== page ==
He was the prime mover in the fight to enact the North American Free Trade Agreement, which shuttered whole industries and eliminated tens of thousands of jobs in cities such as Chicago.

 

He was the an architect of the scheme to provide China with permanent most-favored nation trading status, a shift that ushered in the era of outsourcing that continues to devastate urban neighborhoods.

 

He battled labor, environmental, economic justice and community groups on behalf of Wall Street, both as an investment banker and as political insider whose basic premise was that government should deliver for those in the suites rather than those on the streets of cities such as Chicago.

 

He counseled Bill Clinton to steer right on economic and social issues, serving as a key White House aide during the period that saw the former president sign the anti-gay and lesbian Defense of Marriage Act and a "welfare reform" law so draconian that responsible members of the former administration—such as Peter Edelman—quit rather than be associated with it. Both those laws battered urban communities while playing to the crude fears and fantasies of suburbanites and southern rightwingers.

 

He convinced President Obama to abandon the values he had learned as a community organizer in Chicago and to instead embraces the likes of Larry Summers, Tim Geithner and the corporate elites who seek a renewal for Wall Street while promising cities like Chicago a "jobless recovery."

 

Meet Rahm Emanuel, who on Monday began making campaign-style appearances in Chicago neighborhoods —as part of his effort to replace outgoing Mayor Richard M. Daley.

 

Emanuel’s return to the city was greeted by a Chicago Sun-Times article that raised serious questions about whether the former White House chief of staff met residency requirements.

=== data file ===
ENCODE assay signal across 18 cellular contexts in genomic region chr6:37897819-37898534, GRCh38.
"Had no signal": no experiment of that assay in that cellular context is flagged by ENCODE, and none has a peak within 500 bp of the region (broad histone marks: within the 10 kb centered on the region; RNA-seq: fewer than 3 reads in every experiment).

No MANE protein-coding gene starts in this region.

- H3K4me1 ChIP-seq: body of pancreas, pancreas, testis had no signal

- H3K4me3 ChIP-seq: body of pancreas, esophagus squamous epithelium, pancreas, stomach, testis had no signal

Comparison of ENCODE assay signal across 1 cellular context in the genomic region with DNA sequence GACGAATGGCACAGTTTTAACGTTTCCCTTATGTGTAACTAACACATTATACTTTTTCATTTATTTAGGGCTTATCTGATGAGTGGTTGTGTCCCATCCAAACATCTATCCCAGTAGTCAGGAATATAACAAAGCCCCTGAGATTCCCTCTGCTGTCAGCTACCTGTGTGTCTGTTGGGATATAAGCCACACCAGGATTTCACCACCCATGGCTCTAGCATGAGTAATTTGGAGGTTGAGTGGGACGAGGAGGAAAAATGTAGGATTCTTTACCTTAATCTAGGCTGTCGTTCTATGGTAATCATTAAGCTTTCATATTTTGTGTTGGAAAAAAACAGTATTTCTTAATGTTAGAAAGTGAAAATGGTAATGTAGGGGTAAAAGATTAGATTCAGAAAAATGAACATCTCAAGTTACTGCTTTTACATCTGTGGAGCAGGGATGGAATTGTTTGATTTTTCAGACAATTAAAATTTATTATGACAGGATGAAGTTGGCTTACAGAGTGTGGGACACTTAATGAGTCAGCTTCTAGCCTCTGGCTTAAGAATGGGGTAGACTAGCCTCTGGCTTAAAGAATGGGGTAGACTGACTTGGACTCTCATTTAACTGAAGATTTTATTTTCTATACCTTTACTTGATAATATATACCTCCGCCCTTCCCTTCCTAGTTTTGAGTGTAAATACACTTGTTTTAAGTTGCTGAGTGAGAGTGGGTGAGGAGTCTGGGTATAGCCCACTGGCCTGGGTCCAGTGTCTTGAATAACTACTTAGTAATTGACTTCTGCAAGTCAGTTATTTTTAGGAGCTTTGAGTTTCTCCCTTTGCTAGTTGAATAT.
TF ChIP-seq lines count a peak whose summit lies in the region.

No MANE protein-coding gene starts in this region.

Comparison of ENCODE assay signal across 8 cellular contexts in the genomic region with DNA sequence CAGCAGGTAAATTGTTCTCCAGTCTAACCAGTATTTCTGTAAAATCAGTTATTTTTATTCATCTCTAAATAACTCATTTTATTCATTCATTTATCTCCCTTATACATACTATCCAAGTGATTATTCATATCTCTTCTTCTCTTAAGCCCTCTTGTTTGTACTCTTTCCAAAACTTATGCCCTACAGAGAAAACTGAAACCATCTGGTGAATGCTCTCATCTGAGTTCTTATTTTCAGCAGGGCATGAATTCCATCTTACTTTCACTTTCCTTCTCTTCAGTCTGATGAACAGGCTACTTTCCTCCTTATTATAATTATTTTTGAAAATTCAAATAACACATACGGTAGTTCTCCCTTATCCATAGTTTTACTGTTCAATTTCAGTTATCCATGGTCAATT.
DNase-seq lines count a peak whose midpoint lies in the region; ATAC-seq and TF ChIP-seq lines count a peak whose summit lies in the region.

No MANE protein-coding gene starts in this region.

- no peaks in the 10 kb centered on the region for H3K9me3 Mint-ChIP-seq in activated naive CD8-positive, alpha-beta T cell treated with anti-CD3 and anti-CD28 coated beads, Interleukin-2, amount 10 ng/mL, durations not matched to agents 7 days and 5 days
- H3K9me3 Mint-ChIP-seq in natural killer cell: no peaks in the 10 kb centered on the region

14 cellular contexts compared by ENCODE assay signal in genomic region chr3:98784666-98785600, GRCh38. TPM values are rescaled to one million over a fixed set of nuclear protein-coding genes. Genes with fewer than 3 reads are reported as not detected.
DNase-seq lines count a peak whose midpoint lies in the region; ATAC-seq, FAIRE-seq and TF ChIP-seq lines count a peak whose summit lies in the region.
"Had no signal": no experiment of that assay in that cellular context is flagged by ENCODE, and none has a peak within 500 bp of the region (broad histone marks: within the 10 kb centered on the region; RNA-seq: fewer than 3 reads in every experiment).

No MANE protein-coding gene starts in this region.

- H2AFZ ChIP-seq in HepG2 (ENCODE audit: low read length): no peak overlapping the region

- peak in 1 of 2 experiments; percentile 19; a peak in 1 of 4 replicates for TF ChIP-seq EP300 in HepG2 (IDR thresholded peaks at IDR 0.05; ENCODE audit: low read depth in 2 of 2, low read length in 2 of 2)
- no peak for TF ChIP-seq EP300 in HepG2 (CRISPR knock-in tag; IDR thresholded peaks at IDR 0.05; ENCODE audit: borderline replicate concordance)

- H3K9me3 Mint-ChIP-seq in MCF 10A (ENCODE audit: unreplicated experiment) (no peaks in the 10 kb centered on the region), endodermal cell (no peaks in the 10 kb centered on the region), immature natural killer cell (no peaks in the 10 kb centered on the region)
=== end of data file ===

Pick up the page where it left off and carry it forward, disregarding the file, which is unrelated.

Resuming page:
But that didn’t stop Emanuel from using a video — recording in Washington, not Chicago — to talk about how he was "glad to be home" and campaigning for mayor.

 

On Monday, Emanuel launched what he dubbed the “Tell It Like It Is Tour,” declaring that he wants to hear from Chicagoan in “blunt Chicago terms, what you think about our city, and what the next mayor and you can make it better.”

 

Progressives are ready to take that challenge.

 

Even before Emanuel made it clear he was running for Daley’s job, the Progressive Change Campaign Committee began circulating a petition to “Hold Rahm Accountable."

 

Thousands of signers of the petition have already agreed that: “I will not support Rahm Emanuel in any future election for Congress, Mayor of Chicago, Governor, or other office. He sold us out on the public option and is a weak Democrat who caves instead of fighting conservatives and corporate power. We won’t forget the choices you’ve made, Rahm.”

 

Chicagoans ought not forget either.

 

It is tough to imagine a poitical player who has done the city more damage — or whose mayoralty would do more harm.